Some had wheels that flipped, but these needed to be pushed or pulled. Some of the early 19th-century push toy rails were made of tinplate, like the large, durable, stylized locomotive toys from the U.S., which were painted gold and red and decorated with hearts and flowers. model trains by chris
Around 1875, technological advancements in materials and manufacturing allowed tin to be scraped, cut, wrapped, and lithographed faster than previously.
Toy trains were altered when Märklina German company that specialized in doll house accessories, sought to create an equivalent toy for boys in which a continuous revenue stream could be ensured by selling add-on accessories for decades after the initial purchase. Along with boxed sets containing a train and track, Märklin offered additional track, rolling stock, and buildings offered separately, creating the predecessor to the modern model train layout featuring buildings and scenery along with a working train.
Electric trains followed, with the first appearing in 1897, produced from the U.S. company Carlisle & Finch. As residential use of electricity became more prevalent in the early 20th century, electrical trains gained popularity and as time went on, these electrical trains grew in sophistication, gaining lighting, the ability to change management, to emit a whistling sound, to smoke, to remotely couple and uncouple cars and even load and unload cargo. Toy trains from the first half of the 20th century were often made of lithographed tin; afterwards trains were frequently made mainly of plastic.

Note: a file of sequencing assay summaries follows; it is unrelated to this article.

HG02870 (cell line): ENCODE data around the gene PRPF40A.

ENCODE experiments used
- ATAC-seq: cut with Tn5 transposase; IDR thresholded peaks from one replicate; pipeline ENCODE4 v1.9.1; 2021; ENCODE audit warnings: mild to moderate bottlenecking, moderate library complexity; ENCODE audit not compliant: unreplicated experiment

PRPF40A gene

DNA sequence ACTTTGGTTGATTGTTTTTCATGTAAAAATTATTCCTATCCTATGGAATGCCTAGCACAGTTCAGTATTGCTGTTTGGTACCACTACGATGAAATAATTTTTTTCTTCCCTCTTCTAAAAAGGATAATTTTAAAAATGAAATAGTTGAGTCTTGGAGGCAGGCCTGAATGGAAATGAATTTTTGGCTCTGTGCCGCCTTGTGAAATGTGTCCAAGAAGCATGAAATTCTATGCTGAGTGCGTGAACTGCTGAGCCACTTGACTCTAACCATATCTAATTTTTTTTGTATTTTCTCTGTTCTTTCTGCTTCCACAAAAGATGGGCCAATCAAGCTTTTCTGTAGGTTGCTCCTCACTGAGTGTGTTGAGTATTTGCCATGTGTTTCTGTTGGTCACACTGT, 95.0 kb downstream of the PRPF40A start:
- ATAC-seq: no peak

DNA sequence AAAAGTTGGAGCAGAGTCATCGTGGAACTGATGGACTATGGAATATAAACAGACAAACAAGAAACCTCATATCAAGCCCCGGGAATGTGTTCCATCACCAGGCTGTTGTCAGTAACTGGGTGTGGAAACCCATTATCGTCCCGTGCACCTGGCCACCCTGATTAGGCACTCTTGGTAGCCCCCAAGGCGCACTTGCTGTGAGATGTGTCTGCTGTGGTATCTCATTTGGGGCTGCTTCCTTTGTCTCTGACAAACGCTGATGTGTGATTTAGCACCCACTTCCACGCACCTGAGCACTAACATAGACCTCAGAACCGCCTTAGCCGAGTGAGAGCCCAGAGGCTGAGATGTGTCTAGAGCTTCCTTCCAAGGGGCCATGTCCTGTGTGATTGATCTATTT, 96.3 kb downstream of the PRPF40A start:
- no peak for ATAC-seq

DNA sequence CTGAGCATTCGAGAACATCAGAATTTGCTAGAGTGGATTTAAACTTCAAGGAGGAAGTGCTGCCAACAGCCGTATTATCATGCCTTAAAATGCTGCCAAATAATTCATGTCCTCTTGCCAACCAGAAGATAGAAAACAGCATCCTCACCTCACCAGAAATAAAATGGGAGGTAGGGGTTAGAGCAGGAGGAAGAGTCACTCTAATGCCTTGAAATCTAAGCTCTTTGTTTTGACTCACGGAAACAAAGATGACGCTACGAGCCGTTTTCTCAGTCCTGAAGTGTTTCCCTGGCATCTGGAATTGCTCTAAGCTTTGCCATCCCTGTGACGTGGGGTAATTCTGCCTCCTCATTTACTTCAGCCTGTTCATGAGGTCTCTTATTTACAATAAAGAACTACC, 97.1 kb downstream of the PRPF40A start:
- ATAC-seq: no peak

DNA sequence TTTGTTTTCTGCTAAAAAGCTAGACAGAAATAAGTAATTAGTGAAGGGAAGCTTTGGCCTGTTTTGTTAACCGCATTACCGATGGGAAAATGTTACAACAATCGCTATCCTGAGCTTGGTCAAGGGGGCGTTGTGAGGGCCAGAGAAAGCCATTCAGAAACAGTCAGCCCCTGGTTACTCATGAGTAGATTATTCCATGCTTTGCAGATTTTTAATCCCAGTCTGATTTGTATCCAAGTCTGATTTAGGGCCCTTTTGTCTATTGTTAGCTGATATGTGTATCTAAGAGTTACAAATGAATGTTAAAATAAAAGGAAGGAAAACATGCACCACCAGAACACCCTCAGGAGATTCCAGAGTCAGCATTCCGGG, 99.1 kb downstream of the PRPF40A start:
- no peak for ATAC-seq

Before the 1950s, there was little differentiation between toy trains and model railroads–model railroads were toys by definition. Pull toys and wind-up trains were marketed towards kids, while electrical trains were marketed towards teenagers, particularly teenaged boys. It was during the 1950s the modern emphasis on realism in model railroading began to grab on.
Now, S gauge and O gauge railroads continue to be considered toy trains by their own adherents and are often accessorized with semi-scale model buildings by Plasticville or even K-Line (who owns the rights to the Plasticville-like buildings created by Marx in the 1950s to the 1970s). However, as a result of their high price, one is more likely to find an HO scale or N scale train set at a toy store than an O scale set.
Many modern electrical toy trains comprise sophisticated electronic equipment which exude digitized sound effects and allow the operator to securely and easily run multiple remote control trains on a single loop of course. In the last few years, many toy rail operators will operate a train using a TV camera at the front of the engine and hooked up to a screen, such as pc monitor. This will show a picture, similar to that of a real (smaller size) railroad.
Thanks for your interest in model trains by chris